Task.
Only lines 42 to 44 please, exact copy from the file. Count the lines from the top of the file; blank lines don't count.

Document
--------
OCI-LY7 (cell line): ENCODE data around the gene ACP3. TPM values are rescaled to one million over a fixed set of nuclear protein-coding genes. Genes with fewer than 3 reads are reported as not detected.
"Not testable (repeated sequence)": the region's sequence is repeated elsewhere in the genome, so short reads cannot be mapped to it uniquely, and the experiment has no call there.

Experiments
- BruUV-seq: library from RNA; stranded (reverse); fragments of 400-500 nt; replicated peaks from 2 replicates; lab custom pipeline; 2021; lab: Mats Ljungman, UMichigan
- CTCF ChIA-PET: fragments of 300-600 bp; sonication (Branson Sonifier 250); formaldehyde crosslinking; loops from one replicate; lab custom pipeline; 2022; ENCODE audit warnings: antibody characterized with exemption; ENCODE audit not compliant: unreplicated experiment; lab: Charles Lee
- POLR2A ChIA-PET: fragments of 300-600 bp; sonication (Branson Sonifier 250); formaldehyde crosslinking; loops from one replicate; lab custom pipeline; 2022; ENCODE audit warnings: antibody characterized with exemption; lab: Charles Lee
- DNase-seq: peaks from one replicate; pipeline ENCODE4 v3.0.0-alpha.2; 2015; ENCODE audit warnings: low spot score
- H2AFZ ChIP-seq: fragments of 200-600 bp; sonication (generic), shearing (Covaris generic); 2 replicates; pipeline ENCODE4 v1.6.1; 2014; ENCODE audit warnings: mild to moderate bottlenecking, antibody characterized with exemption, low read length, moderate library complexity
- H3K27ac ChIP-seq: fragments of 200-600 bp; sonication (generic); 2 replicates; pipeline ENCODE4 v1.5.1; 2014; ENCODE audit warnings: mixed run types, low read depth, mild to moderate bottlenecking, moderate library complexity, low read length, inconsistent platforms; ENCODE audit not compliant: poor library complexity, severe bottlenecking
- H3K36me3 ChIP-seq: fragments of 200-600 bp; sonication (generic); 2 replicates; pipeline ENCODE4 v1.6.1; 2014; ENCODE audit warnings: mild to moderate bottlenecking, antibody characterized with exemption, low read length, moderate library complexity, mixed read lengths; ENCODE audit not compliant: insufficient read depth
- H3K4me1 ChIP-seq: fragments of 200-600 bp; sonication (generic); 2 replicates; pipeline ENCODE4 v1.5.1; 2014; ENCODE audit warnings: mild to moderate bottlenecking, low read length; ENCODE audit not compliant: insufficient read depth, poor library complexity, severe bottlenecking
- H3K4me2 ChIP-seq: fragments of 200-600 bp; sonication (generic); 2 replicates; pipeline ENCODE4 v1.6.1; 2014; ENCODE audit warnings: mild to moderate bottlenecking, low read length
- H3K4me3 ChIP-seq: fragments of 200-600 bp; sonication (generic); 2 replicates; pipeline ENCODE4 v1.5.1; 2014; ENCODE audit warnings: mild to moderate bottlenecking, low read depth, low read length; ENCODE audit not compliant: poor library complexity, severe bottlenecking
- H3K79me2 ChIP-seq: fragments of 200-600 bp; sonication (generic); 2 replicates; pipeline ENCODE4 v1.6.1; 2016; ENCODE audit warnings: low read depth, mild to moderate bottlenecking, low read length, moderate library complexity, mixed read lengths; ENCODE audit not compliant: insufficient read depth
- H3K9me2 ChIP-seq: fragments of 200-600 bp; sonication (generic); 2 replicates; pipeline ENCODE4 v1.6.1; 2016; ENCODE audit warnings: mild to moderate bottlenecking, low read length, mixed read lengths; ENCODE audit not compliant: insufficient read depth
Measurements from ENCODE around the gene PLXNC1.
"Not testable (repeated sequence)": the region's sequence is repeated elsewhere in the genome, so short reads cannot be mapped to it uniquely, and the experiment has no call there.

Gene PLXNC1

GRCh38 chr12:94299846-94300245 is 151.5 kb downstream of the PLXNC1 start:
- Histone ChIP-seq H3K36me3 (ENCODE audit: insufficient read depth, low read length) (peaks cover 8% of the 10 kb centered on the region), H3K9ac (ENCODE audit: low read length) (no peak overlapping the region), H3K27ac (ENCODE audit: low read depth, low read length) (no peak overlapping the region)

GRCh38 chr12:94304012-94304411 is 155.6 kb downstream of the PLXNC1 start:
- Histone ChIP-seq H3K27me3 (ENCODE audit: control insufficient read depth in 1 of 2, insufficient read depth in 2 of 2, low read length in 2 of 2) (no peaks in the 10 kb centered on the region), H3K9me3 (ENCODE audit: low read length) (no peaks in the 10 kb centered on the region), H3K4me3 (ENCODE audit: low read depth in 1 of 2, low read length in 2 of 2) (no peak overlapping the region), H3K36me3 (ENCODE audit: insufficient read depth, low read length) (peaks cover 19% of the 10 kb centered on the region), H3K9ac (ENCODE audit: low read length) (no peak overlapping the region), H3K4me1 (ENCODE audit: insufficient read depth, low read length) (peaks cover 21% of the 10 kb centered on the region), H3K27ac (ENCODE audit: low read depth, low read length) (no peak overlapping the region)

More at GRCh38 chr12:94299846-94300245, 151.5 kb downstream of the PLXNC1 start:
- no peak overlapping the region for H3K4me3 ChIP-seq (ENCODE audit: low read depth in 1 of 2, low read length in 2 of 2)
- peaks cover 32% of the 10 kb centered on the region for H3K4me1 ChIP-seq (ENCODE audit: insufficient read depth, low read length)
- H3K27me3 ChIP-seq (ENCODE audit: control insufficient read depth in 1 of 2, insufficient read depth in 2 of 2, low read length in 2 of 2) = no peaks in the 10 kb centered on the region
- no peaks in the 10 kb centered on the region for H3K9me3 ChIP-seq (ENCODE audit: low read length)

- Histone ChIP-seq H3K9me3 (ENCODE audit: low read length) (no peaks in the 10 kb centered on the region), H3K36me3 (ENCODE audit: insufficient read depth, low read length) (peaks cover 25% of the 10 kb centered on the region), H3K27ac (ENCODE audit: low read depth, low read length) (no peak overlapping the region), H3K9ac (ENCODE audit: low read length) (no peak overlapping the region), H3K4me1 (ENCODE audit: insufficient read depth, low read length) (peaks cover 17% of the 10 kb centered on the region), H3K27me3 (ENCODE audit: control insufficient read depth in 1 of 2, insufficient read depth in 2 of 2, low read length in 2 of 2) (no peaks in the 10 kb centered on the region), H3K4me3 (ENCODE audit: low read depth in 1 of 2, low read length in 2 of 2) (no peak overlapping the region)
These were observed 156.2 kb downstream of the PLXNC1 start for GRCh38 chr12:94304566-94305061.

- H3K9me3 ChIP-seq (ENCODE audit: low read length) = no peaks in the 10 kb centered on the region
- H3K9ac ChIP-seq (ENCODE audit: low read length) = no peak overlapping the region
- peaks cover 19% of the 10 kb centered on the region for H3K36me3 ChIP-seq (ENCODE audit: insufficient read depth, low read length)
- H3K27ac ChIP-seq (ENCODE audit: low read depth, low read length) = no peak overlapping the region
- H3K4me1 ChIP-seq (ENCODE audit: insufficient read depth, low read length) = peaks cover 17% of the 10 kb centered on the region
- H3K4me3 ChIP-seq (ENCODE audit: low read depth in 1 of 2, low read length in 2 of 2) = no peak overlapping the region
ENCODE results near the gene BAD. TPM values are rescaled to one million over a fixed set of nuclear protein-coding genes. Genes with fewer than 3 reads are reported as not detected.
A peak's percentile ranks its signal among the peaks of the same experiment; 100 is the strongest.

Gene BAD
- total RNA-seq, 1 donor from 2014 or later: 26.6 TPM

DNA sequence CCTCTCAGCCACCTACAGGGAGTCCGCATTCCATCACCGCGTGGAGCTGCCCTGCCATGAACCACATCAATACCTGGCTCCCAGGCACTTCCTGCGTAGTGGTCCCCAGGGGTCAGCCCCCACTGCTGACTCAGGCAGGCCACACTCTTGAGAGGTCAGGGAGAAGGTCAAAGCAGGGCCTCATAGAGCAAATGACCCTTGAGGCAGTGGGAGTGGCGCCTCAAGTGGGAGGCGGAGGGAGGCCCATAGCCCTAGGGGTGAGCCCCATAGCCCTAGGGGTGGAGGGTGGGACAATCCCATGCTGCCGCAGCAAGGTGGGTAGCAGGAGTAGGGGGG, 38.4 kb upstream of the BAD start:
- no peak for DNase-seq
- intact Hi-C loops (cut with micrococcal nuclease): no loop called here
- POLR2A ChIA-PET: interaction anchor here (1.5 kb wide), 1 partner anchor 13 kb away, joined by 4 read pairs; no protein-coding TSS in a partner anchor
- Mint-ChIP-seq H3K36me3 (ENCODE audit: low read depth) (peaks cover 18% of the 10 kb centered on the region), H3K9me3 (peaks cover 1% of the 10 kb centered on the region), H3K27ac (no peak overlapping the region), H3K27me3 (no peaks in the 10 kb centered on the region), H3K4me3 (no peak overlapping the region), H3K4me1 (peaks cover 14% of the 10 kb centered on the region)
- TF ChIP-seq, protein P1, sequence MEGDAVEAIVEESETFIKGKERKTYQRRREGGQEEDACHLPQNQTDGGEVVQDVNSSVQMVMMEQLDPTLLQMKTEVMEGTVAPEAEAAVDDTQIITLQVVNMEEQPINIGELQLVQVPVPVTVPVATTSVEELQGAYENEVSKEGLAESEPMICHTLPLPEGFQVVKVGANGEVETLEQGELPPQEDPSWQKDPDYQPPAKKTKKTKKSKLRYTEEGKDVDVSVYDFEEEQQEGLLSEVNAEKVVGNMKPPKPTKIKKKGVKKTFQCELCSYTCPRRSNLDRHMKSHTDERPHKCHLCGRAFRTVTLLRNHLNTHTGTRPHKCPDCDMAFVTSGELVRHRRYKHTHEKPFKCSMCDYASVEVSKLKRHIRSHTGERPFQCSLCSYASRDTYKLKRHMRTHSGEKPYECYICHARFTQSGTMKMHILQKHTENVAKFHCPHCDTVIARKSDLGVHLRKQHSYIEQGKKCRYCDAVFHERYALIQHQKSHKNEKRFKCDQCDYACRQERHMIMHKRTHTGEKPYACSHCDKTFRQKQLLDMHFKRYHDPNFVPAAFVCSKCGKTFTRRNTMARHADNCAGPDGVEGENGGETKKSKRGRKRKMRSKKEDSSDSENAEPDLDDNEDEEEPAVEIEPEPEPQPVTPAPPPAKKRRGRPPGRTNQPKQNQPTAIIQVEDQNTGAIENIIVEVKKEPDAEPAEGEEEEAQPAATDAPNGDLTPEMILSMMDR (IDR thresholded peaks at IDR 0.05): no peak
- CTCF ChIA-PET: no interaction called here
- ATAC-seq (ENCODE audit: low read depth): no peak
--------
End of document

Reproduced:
- intact Hi-C loops (cut with micrococcal nuclease): no loop called here
- POLR2A ChIA-PET: interaction anchor here (1.5 kb wide), 1 partner anchor 13 kb away, joined by 4 read pairs; no protein-coding TSS in a partner anchor
- Mint-ChIP-seq H3K36me3 (ENCODE audit: low read depth) (peaks cover 18% of the 10 kb centered on the region), H3K9me3 (peaks cover 1% of the 10 kb centered on the region), H3K27ac (no peak overlapping the region), H3K27me3 (no peaks in the 10 kb centered on the region), H3K4me3 (no peak overlapping the region), H3K4me1 (peaks cover 14% of the 10 kb centered on the region)